Have you ever sat down and thought, “Hey! There aren’t enough games where you rescue your brother from an extra-dimensional skyscraper that’s haunted by household objects”? If so, Control might be the game for you.
The brainchild of Remedy, developers of Alan Wake, Control takes that game’s preoccupation with a protagonist beset by paranormal experiences and does a Spinal Tap with the volume dial. Want kaleidoscoping hallways? You got it. A corridor puzzle with recursive walls? Sorted. Sub-basement that’s basically the surface of the Moon? You’re covered.
Your avatar – Jesse – infiltrates the mysterious Federal Bureau of Control’s headquarters in search of her lost sibling. The game itself is a third-person actioner, with the bulk of it spent navigating TARDIS-proportioned offices, warehouse-sized power plants and storage facilities. Supernatural antics ensue as Jesse is immediately made Director of the bureau, discovers a shape-shifting gun and psychic powers, and is thrust into the guts of the place. Her task? Pretty much to work out what the hell is going on.
As you progress through the building’s open plan offices, you’ll start to encounter humanoid antagonists – called the HISS – who are agents of an extra-dimensional power. You battle these with your mutating pistol, which can take on different characteristics such as ranged fire, shotgun blasts and projectile launcher as the game progresses.
In addition, you have some spooky ESP shiz at your fingertips, and I was pleased to find that the limited psychic powers you’re gifted with at the start become exponentially more powerful and varied as you go on. Although the initial ‘push’ ability is good fun in and of itself, latter powers such as mind control and levitation give Control a much-needed boost just when back-and-forth navigation starts becoming a bit chore-some.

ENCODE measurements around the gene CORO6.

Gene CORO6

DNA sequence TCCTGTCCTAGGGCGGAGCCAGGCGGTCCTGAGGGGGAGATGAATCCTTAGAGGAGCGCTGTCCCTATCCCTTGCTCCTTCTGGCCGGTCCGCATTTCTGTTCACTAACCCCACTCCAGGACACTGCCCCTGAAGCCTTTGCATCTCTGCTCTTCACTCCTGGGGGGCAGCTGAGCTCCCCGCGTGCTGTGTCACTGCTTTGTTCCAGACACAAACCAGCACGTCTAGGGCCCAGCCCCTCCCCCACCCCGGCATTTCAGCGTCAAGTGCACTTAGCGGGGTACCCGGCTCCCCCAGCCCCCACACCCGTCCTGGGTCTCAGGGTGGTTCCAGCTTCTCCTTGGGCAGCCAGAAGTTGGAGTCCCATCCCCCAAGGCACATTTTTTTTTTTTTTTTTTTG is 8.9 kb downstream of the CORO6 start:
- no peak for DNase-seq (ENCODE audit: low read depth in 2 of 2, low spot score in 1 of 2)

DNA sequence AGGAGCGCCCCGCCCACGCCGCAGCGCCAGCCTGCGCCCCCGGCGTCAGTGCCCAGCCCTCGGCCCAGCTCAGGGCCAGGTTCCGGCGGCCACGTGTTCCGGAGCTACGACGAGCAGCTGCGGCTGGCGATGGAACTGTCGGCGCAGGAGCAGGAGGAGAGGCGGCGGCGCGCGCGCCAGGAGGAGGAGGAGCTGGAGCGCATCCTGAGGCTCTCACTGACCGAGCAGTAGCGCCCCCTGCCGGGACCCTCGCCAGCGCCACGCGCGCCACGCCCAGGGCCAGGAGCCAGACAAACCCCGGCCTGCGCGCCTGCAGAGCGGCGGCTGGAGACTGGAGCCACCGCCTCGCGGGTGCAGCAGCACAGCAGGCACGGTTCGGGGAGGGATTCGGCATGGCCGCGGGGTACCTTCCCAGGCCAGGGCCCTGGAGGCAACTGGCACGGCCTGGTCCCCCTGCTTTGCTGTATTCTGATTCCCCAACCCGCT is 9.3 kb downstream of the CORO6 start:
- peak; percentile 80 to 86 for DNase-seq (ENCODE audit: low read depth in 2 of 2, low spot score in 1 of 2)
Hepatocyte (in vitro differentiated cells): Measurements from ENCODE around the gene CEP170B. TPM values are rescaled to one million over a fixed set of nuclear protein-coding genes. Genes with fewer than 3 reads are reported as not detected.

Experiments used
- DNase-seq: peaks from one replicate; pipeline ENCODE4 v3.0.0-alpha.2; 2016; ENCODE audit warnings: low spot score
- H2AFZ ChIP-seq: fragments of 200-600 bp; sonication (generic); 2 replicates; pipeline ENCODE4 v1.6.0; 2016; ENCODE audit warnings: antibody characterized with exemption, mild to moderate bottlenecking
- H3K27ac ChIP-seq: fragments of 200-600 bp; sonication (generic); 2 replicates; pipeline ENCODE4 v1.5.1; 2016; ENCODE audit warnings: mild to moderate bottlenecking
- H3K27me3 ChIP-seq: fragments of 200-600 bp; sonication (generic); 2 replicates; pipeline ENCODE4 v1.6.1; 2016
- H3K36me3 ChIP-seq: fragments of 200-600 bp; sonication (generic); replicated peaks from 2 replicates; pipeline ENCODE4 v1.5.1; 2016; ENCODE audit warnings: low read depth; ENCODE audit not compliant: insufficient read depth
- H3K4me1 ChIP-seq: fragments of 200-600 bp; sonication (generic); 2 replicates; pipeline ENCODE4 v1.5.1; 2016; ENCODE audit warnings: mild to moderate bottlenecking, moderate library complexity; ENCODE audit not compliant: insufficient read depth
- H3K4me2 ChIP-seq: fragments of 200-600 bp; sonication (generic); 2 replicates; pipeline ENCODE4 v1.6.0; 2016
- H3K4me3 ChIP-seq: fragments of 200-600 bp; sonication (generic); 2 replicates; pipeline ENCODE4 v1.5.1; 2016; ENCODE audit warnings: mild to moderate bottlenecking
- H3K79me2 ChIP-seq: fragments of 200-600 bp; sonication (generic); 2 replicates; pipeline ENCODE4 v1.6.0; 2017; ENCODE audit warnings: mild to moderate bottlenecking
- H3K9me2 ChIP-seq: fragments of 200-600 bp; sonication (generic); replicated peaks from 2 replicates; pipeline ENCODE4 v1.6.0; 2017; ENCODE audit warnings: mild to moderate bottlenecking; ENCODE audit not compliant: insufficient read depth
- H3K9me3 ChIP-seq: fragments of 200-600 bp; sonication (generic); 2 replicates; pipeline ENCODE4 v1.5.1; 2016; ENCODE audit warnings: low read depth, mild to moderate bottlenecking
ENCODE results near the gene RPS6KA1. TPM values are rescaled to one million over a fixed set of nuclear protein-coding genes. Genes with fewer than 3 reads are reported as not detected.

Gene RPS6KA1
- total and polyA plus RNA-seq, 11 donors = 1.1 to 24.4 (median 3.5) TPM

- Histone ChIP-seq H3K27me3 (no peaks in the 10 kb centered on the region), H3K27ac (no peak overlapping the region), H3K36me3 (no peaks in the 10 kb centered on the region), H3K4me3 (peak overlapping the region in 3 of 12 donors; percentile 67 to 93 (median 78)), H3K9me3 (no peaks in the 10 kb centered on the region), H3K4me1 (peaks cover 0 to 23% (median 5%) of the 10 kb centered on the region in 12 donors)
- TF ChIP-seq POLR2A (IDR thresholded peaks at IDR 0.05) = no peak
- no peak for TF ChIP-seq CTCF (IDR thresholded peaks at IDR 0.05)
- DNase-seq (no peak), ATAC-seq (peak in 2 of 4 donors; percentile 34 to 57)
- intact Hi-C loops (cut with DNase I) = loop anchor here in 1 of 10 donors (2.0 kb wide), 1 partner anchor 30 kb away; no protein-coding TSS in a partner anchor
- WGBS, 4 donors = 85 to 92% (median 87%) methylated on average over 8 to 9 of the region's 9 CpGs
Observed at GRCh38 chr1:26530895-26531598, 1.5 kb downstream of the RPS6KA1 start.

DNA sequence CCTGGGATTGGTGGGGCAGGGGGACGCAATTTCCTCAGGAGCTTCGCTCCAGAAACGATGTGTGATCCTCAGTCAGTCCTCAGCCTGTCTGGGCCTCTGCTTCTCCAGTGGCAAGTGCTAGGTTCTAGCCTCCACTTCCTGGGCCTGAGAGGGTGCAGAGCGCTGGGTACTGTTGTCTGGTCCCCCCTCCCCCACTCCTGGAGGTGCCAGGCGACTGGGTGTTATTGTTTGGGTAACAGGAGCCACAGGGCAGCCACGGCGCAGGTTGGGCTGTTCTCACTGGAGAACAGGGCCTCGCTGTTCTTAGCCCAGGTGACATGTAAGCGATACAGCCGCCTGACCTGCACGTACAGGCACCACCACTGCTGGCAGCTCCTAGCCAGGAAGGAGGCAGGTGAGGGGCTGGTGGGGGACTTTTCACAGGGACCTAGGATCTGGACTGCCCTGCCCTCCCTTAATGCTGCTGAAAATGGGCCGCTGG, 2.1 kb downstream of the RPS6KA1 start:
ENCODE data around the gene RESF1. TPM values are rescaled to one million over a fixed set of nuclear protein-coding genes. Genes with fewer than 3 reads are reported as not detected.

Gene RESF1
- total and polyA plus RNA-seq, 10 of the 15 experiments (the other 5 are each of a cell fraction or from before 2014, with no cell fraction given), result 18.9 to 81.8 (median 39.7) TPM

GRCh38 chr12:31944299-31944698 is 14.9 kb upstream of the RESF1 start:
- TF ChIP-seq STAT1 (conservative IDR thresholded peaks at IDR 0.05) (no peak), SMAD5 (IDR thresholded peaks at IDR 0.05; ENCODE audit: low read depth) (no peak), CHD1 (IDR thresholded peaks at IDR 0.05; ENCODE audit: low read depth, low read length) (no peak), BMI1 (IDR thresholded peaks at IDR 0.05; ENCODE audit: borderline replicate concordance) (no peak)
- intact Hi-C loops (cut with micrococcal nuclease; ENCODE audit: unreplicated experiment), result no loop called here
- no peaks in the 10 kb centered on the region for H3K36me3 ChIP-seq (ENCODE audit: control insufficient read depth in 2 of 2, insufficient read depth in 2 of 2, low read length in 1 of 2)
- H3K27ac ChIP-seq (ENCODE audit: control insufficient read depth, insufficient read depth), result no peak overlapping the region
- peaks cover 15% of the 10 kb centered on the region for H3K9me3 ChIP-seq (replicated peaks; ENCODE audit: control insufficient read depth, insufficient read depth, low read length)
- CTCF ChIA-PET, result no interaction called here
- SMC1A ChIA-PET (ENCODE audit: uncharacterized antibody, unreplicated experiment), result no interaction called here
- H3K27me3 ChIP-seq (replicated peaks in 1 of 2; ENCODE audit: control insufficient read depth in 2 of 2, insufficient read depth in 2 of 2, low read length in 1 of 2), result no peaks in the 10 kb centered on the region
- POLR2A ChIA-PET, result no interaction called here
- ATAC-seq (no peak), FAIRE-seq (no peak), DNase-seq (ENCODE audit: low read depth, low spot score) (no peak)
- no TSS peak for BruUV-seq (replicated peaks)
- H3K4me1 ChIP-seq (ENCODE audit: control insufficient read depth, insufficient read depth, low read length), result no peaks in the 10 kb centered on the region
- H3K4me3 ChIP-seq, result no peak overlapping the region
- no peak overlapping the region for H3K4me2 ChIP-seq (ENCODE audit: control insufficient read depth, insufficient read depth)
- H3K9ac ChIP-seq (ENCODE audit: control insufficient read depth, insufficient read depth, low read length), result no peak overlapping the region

Control doesn’t really feature anything remarkable in its gameplay, and I’ve seen all the elements before. What I wasn’t prepared for was Remedy’s commitment to the bizarre atmosphere in the Bureau, and the arcane plot that drives your investigation. The way the pastel-hued and bland offices twist into unusual shapes; how ordinary objects are haunted and threatening; how reality suddenly feels plastic and malleable: everything feeds the mystery at its centre.
An easy touchstone for the writing would be The X-Files, but it really put me in mind of The Prisoner, Sapphire & Steel and John Wyndham’s Chocky. Strange for a US developer to dabble in the kind of sci-fi surrealism you associate with British authors, but there it is.
The game’s constant peculiarity isn’t nightmarish but can leave you on edge and a little woozy. I didn’t find it a troubling game as such, particularly as it’s not graphic or violent, but the ‘bad dream’ vibe can be a little disorientating. From an atmospheric perspective, it’s also worth mentioning that Control features the new RTX technology, on PC at least, which adds real-time ray tracing, reflections and volumetric lighting to every scene. If you have a powerful enough and modern enough PC to shift this graphical heft around, it adds a surprising amount to the experience.
Control stands out as the strangest major release of 2019. It actually has more in common, thematically, with experiential games like The Unfinished Swan and Everybody’s Gone to the Rapture than – say – the Resident Evil 2 remake. If solid but slightly derivative gameplay mechanics stuffed into a unique, arresting and unsettling mini-verse sounds like your bag, check it out. One final caveat if you’re thinking about looking it up: for obvious reasons, Googling ‘Control’ is a right bugger!
Review Supplied by @Treble_Alpha